Childhood Corporal Punishment and Future Perpetration of Physical Dating Violence

Jeff R. Temple, Hye Jeong Choi, Tyson Reuter, David Wolfe, Catherine A. Taylor, Sheri Madigan, Lauren E. Scott

Research output: Contribution to journalArticlepeer-review

21 Scopus citations


Objective: To test whether experiencing childhood corporal punishment is linked to later perpetration of dating violence. Study design: Young adults (n = 758; 61% female; mean age of 20 years), originally recruited for a longitudinal study as 9th- and 10th-grade Texas high school students, were asked about their childhood experiences with corporal punishment and physical abuse, as well as current experiences with dating violence. A path model was used to determine whether childhood corporal punishment was related to recent perpetration of physical dating violence, while controlling for childhood physical abuse, age, sex, ethnicity, and socioeconomic status. Results: In all, 19% of participants (n = 134) reported physical dating violence perpetration and 68% reported experiencing corporal punishment as children (n = 498). Analysis showed a significant positive association between corporal punishment and physical perpetration of dating violence (OR 1.30, 95% CI 1.07-1.59). Even after controlling for sex, ethnicity, age, parental education, and child physical abuse, childhood corporal punishment was associated significantly with physical dating violence perpetration (aOR 1.29, 95% CI 1.02-1.62). Conclusions: The finding that childhood corporal punishment was associated with perpetration of young adult physical dating violence, even after controlling for several demographic variables and childhood physical abuse, adds to the growing literature demonstrating deleterious outcomes associated with corporal punishment.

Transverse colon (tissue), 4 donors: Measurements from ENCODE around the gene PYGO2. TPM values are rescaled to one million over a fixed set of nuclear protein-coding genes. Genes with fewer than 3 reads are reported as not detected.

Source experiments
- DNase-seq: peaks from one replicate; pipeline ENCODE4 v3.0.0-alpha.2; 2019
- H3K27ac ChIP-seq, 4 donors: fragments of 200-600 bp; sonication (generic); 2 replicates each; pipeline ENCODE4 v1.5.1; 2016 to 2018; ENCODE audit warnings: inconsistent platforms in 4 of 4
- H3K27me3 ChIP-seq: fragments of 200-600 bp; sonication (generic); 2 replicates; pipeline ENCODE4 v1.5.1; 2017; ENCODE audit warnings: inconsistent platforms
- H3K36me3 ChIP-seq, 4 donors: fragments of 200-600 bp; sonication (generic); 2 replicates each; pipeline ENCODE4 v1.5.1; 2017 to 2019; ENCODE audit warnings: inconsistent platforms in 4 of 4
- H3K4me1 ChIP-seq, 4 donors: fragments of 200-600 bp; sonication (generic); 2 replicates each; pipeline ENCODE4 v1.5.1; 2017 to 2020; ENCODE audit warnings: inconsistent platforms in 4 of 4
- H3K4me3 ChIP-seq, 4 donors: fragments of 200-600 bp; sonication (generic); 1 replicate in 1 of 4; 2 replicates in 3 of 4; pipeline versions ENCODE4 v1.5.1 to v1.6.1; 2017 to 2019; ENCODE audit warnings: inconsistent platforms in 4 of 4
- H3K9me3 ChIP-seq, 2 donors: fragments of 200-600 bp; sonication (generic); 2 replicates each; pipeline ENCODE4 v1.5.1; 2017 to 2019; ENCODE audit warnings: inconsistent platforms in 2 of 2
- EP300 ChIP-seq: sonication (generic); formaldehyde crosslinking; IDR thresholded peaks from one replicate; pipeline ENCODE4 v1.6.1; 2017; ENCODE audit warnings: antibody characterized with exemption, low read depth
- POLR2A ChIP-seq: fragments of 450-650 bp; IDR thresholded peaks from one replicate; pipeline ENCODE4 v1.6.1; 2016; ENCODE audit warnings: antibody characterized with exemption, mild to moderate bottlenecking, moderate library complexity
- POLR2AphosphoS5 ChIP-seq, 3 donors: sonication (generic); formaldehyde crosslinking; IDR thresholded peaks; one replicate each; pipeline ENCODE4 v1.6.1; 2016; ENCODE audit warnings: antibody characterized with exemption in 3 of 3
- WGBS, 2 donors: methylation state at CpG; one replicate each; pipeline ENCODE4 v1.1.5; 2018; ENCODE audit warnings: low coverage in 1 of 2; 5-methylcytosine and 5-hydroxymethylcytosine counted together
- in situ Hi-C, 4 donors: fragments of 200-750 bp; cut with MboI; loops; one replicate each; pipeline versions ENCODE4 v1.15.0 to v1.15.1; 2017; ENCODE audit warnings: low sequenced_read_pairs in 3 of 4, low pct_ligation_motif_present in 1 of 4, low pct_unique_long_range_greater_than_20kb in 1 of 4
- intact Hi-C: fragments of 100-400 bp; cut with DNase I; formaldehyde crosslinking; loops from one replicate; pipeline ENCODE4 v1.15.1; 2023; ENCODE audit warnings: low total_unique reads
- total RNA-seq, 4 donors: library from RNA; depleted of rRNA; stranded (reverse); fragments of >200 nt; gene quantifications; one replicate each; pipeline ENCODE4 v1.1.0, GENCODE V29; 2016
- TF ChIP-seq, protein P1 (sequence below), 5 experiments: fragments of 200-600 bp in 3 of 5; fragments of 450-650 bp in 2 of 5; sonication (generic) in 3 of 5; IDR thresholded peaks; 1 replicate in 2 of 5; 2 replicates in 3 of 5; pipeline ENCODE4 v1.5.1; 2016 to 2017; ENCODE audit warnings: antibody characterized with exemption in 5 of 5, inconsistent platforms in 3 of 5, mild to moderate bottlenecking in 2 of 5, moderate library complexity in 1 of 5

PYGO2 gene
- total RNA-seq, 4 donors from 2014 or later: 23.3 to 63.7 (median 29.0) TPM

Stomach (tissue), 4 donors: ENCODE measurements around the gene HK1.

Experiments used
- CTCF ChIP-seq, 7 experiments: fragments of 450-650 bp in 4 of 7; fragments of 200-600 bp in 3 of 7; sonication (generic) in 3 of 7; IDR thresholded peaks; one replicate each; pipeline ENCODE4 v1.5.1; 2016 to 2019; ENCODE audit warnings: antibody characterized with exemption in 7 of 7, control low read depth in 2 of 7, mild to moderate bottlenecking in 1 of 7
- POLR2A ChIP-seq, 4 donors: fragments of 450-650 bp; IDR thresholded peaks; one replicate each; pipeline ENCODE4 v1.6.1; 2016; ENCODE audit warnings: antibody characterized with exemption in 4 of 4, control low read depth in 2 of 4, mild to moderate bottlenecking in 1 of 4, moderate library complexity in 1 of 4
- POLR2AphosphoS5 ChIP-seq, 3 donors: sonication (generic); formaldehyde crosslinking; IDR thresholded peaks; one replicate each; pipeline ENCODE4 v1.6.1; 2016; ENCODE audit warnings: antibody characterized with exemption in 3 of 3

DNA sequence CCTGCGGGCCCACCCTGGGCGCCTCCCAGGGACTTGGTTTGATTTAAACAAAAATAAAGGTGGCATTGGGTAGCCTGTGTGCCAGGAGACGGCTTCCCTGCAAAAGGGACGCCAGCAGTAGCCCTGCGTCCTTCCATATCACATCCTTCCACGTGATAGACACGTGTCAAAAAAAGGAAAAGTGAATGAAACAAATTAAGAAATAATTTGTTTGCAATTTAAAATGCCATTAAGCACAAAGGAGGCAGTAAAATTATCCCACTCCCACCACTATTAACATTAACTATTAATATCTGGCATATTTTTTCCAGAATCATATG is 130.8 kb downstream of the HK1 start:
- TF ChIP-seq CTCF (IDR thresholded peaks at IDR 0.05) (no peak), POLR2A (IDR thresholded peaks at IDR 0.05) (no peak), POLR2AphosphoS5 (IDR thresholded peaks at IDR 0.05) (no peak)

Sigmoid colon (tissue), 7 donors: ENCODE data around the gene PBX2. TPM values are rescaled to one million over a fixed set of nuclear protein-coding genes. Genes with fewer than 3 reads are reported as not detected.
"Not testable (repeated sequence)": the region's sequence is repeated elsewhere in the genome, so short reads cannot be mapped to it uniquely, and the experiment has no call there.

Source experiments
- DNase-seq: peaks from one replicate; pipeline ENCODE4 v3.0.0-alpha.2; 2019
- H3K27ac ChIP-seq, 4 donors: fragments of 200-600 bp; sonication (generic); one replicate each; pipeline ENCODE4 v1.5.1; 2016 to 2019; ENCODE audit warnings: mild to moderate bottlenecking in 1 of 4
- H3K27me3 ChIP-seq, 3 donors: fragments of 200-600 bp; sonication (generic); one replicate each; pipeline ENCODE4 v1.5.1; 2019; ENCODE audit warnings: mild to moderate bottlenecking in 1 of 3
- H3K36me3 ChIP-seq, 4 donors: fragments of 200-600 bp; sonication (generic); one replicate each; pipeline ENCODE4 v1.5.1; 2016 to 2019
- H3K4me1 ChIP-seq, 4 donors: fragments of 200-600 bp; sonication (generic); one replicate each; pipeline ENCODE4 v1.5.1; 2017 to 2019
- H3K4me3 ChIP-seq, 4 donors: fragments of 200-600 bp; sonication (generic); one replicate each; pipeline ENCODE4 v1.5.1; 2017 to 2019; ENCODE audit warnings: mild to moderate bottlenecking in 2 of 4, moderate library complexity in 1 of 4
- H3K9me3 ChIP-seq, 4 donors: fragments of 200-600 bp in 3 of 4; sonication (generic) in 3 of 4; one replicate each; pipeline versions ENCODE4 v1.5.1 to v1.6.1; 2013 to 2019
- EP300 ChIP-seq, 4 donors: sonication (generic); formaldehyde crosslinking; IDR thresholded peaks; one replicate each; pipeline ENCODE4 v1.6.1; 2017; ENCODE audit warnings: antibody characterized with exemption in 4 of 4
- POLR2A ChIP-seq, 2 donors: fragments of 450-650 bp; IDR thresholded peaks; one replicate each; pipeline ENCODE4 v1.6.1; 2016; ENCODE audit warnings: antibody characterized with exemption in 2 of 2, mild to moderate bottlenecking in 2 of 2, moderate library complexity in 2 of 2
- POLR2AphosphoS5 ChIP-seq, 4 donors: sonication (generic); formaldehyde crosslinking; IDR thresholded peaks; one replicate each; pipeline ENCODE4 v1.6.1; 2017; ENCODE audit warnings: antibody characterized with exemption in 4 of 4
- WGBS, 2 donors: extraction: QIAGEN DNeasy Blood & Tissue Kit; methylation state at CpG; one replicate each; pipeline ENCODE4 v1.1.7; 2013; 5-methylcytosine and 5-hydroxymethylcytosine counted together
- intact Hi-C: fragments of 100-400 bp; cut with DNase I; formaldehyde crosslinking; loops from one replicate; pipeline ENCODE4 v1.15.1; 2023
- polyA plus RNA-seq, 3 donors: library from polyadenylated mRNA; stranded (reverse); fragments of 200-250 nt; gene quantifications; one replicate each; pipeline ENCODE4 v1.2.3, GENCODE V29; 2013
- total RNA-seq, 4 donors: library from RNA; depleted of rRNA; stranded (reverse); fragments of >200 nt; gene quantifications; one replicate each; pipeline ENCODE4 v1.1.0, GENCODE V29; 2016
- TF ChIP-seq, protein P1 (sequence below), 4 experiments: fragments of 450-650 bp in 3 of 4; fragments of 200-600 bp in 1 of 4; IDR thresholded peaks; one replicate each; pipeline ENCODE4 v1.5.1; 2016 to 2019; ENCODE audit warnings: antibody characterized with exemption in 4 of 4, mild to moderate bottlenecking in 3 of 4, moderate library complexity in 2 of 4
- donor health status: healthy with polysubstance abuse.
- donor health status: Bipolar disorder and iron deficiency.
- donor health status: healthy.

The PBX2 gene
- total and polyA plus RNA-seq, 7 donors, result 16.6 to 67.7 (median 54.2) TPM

Original languageEnglish (US)
Pages (from-to)233-237
Number of pages5
JournalJournal of Pediatrics
StatePublished - Mar 2018


  • childhood corporal punishment
  • childhood physical abuse
  • dating violence
  • spanking

ASJC Scopus subject areas

  • Pediatrics, Perinatology, and Child Health


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